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University Gazette

The University of North Carolina at Chapel Hill

Emergency drill a success for all involved

When it comes to emergency drills, the adage “practice makes perfect” does not quite apply, as Chief Jeff McCracken, director of public safety, well knows.

But practice can make people optimally prepared, which was the point of the University’s Aug. 11 emergency drill on Manning Drive in which a tanker carrying hydrofluoric acid collided with a Point-to-Point transit bus.

Although there are infinite scenarios of possible danger, McCracken said following the drill, the procedures and decision-making process by which emergency personnel both on and off campus respond to these situations must be consistent and predictable.

For the broader University community, the drill served as a reminder of the critical role all faculty, staff and students must play in their own safety, McCracken explained.

“For everyone involved, the drill was a success,” he said. “We always want to improve our emergency response procedures and communications, and conducting an emergency drill helps pinpoint the things that worked well as well as the areas that can be improved. What we learn in a drill helps improve how we respond in an actual emergency.”

A key part of campus safety is the Alert Carolina communications system, which includes the emergency sirens placed on and near campus, updates on the Alert Carolina website, email messages to the campus community and text messages that are sent to text-capable cell phones registered by students, faculty and staff in the campus directory (see for additional information).

Everyone, from senior administrators to the newest Tar Heel students, needs to know what to do when they receive an Alert Carolina text message or hear the siren sound, McCracken said.

As in previous emergency exercises, this year’s drill confirmed the need for effective communication. In the age of social media, when misinformation can go viral in minutes, it is important to make sure information is sent to people who are in potential danger, with short, unambiguous instructions on what they need to do to remain safe, McCracken said.

In this week’s drill, for instance, the initial emergency message indicated that the campus sirens had been activated following a police report of a major chemical spill on campus. That information was intentionally sparse for several reasons, McCracken said.

At that moment, it was more important for people on campus to know how they should respond to remain safe than it was to know the details of what was going on, he explained. That is why the initial posting focused on three basic points:

The next communication reported more details about the accident, but again, emphasized the dangers. “This is an urgent, life-threatening situation,” the drill message read. “Remain in place. If you are not on campus, please shelter in place.”

As the emergency drill scenario unfolded, additional communications included information about suspending campus operations, details about moving people out of the affected area and injuries and fatalities that had occurred as part of the drill.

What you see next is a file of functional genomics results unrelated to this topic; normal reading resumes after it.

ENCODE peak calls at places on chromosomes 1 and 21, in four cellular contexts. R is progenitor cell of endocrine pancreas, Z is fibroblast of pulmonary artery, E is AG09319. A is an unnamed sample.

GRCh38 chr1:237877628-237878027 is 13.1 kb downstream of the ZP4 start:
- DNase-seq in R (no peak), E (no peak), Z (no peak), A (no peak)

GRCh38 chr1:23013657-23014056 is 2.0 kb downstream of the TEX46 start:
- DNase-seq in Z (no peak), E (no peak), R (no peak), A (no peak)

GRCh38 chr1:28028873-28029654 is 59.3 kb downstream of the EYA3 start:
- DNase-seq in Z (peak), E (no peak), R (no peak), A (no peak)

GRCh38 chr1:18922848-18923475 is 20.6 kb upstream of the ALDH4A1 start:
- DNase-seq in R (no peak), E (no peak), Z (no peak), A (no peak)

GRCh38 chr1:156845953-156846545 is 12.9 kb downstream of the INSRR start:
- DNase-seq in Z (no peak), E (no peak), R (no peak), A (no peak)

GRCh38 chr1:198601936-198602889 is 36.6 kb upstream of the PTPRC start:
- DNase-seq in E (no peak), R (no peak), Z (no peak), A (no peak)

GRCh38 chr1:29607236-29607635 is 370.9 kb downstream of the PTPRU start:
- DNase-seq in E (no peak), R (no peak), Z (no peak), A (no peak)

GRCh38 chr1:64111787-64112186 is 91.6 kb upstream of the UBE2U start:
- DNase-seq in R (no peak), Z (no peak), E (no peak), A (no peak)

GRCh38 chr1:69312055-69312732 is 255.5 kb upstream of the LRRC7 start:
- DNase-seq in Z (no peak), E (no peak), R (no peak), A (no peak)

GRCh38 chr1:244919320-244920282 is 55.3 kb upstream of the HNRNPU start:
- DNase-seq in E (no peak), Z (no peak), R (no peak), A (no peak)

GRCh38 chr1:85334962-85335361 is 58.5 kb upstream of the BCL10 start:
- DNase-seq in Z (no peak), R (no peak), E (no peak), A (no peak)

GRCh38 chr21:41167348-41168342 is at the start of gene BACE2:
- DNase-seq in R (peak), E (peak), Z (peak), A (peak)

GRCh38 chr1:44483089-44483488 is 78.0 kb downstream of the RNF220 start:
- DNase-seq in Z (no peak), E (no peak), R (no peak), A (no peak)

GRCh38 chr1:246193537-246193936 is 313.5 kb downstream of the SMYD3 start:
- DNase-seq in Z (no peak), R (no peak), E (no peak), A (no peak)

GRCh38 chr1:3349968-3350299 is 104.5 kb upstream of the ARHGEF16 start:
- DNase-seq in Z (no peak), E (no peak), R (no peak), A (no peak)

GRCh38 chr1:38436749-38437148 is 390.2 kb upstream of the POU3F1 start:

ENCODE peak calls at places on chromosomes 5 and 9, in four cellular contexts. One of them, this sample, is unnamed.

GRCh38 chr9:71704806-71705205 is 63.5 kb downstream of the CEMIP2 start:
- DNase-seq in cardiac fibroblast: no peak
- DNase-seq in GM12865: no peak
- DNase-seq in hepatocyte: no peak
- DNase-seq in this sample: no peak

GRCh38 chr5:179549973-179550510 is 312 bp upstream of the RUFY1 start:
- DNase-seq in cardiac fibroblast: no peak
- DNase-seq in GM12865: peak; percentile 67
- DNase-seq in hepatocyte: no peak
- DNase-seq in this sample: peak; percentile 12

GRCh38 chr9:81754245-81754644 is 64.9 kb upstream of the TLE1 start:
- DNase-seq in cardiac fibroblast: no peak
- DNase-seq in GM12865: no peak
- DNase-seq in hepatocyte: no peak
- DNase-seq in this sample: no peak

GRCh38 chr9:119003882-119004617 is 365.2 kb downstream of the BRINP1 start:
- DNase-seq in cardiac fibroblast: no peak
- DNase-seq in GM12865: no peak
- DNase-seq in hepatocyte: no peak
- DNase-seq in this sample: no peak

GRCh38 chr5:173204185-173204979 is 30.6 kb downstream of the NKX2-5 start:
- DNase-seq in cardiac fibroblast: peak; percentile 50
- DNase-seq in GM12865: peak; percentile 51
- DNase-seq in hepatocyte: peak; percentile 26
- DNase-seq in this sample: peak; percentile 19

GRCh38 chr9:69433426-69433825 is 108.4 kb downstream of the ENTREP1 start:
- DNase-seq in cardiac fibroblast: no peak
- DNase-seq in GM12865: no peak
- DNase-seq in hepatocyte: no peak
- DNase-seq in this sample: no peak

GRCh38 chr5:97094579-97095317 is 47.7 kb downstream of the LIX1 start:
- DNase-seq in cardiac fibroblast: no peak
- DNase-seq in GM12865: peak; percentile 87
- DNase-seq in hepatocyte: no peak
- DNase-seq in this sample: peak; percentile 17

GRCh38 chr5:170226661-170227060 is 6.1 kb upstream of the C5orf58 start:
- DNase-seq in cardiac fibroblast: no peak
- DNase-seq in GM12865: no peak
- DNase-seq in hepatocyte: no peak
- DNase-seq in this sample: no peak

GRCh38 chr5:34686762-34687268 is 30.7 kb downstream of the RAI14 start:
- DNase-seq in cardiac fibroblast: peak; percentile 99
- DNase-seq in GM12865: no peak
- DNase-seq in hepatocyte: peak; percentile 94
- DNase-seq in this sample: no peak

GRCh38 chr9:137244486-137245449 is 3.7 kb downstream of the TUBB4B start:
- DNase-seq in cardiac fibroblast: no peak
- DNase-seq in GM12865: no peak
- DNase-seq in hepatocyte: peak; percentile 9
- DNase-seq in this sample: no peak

Around noon, the drill communications indicated that the situation was contained and the campus could expect the “all clear” soon.

No two emergencies are the same, but all fall under specific frameworks, McCracken said, and that is what makes practice for everyone involved vital.

Not only are emergency responders involved in an actual emergency situation, so are the University’s senior leaders as well as administrators who coordinate the logistics for the campus response, McCracken said.

The administrators work together on issues such as how and where to move faculty, staff and students in an evacuation situation; how to provide necessities including back-up power and shelter for people on a short- or long-term basis; the degree to which University operations should be suspended; and key information to be communicated to the campus and local communities and to students’ parents.

One of the advantages of working on a campus like Carolina’s, McCracken said, is that the expertise needed for almost any situation is at hand.

For example, in this year’s drill scenario, Mary Beth Koza, director of the Department of Environment, Health and Safety, was able to provide important information about the effects of hydrofluoric acid.

“The emergency responders on the scene, especially the Chapel Hill Fire Department hazardous materials team, were well versed in the proper protocol for containing hydrofluoric acid and handling exposure to it,” McCracken said, “but having someone with Mary Beth Koza’s knowledge on hand to aid in the broader campus response was invaluable.”

McCracken emphasized the importance of coordinating the campus response with that of outside agencies on both the city and county level – something that contributed to the success of the drill as well.

“We use these exercises to identify ways to become better prepared,” he said. “The exercise went very well, and I look forward to the detailed review by EnviroSafe, the independent group that conducted the drill, to help us identify areas in which we can improve.”